In Europe, colorectal cancer (CRC) is the second most commonly diagnosed cancer and the second most common cause of oncological death.1 Most patients with CRC will present with metastases at some point in the disease process, contributing to the high associated mortality rates: approximately 25% of patients present with this advanced disease at initial diagnosis, while half of those who do not will eventually develop unresectable metastases and become refractory to standard therapies soon after.2 Although targeted therapy and a better molecular understanding of metastatic CRC (mCRC) have led to major improvements in patient survival for minority molecular subtypes of patients, most patients have limited therapeutic options when the disease becomes refractory.3
Many patients with mCRC refractory to standard chemotherapy continue to maintain good performance status (PS), remain candidates for further treatment and are typically motivated to follow this therapeutic approach4; however, available therapies offer only narrow risk to benefit ratios. New therapeutic options for mCRC have recently become available. Trifluridine/tipiracil (also known as TAS-102) is an oral formulation which consists of the nucleoside analogue trifluridine and tipiracil, which inhibits degradation of trifluridine,5 while regorafenib is an orally available multikinase inhibitor.3 However, the optimal chemotherapeutic regimen for use of each agent beyond the second line for patients with mCRC remains unclear and various factors may influence treatment decision. This paper will examine treatment goals in mCRC beyond second line, along with strategies for effective patient monitoring during treatment. It is based on a presentation given at the recent mCRC Masterclass ‘Shaping tomorrow’s mCRC treatment paradigms’, which took place in Budapest on 13–14 April 2018.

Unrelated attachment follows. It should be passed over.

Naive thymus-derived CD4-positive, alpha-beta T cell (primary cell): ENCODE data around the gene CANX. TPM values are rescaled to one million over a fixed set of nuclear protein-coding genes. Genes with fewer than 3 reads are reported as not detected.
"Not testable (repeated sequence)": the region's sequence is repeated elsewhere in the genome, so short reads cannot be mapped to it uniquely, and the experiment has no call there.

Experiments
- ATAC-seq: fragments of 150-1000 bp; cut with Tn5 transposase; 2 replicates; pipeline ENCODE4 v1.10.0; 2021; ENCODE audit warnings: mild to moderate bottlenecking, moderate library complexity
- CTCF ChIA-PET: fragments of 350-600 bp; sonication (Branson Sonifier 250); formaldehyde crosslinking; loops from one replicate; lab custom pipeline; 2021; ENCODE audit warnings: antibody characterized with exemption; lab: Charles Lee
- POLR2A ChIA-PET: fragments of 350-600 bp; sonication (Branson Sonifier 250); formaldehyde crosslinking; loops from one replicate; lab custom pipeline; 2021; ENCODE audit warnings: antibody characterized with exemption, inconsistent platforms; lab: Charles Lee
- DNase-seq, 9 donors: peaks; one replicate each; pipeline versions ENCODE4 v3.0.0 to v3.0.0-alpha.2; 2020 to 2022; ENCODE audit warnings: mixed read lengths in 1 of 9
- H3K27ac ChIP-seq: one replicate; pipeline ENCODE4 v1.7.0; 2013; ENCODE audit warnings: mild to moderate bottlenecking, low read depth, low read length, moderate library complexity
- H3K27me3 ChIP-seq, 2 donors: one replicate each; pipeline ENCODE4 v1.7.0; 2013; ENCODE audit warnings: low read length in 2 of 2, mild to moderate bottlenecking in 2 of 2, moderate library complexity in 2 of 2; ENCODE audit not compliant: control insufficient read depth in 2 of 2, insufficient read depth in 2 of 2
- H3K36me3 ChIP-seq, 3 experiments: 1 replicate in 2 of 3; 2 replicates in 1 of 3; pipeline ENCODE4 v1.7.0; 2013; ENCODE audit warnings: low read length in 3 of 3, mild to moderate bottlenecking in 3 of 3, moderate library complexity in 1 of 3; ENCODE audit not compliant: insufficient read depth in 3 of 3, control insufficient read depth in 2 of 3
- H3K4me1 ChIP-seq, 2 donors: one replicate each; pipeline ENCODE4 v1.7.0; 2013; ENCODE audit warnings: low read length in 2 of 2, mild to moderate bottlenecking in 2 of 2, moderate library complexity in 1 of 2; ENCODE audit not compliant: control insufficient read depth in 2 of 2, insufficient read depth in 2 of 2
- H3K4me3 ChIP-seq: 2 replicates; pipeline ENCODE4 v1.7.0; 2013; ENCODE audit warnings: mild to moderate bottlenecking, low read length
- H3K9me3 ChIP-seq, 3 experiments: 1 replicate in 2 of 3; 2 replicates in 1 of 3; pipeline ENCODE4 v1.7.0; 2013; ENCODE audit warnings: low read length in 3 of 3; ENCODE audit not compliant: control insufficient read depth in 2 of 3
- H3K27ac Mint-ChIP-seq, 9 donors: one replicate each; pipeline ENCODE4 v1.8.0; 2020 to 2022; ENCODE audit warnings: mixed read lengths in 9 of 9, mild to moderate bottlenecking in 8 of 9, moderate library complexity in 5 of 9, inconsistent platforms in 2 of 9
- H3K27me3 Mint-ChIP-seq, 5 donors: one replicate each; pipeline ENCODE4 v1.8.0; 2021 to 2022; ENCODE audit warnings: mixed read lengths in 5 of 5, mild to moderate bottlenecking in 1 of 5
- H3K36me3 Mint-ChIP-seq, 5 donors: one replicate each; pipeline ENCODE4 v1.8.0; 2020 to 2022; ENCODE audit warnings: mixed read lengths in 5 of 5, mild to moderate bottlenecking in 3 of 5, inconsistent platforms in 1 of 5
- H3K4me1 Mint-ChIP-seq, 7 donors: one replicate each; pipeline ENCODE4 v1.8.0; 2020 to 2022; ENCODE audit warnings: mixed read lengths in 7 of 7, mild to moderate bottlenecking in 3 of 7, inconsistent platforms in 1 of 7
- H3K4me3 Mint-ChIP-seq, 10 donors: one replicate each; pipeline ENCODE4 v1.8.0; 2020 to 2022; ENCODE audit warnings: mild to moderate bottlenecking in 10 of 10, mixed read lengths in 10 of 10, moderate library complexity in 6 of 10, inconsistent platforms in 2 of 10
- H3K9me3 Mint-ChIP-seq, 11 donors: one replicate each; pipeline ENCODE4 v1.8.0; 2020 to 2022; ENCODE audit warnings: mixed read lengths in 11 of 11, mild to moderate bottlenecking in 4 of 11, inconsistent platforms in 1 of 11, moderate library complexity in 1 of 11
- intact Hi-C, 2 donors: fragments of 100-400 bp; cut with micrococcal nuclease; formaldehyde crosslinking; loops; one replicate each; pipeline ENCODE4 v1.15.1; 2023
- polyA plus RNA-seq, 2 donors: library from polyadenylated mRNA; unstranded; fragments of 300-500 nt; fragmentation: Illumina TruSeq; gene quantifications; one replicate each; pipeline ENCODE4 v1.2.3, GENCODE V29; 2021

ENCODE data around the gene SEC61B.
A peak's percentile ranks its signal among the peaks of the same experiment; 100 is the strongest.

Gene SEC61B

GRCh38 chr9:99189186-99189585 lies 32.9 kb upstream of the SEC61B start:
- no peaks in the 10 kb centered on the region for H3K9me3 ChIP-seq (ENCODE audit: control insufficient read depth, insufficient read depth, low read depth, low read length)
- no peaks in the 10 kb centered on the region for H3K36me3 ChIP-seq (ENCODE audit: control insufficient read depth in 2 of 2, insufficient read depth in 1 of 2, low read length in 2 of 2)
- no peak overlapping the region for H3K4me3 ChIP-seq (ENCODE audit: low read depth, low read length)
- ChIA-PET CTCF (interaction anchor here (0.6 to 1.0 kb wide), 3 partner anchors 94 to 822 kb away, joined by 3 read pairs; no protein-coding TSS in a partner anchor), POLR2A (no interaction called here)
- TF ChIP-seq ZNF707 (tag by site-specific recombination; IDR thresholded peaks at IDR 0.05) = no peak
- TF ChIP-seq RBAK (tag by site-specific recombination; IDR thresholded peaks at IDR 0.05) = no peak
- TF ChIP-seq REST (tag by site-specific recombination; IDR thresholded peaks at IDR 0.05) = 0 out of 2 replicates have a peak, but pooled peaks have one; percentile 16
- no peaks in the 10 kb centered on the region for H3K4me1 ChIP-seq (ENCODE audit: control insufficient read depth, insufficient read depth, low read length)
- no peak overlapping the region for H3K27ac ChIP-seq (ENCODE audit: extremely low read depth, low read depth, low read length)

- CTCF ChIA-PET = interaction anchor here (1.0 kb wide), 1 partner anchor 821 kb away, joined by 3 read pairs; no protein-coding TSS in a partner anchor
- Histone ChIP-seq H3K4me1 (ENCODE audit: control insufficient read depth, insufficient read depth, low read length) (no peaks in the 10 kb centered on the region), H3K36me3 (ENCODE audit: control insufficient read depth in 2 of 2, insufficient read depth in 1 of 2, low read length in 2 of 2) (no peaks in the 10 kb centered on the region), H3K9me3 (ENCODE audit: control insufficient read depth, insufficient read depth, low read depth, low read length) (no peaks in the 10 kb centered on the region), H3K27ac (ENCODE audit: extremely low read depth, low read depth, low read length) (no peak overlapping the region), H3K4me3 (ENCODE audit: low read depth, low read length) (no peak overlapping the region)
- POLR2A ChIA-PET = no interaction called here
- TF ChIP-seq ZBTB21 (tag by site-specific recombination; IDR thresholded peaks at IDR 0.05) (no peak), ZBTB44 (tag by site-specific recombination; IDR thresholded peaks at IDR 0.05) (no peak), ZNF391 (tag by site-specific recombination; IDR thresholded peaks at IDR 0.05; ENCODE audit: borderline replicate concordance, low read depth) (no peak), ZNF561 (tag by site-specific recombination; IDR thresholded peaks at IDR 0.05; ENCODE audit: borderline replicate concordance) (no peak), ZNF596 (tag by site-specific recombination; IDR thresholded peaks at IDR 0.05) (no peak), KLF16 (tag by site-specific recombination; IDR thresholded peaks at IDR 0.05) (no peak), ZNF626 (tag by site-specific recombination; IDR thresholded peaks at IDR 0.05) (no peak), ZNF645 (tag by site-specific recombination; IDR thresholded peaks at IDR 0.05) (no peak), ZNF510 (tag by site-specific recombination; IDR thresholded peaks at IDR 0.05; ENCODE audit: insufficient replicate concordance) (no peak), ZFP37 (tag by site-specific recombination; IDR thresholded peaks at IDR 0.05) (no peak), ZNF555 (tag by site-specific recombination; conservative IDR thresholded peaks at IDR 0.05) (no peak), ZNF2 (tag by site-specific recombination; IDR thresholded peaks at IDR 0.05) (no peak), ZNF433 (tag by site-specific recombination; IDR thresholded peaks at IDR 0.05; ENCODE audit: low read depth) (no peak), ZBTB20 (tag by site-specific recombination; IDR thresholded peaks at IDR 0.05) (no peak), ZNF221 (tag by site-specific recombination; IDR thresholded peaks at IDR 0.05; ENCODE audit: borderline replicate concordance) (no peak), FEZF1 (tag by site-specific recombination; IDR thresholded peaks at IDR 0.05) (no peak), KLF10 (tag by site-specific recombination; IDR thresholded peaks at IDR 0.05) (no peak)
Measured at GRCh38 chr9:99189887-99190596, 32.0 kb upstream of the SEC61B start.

Treatment goals according to line of therapy
ESMO guidelines, definition of therapy lines and regimens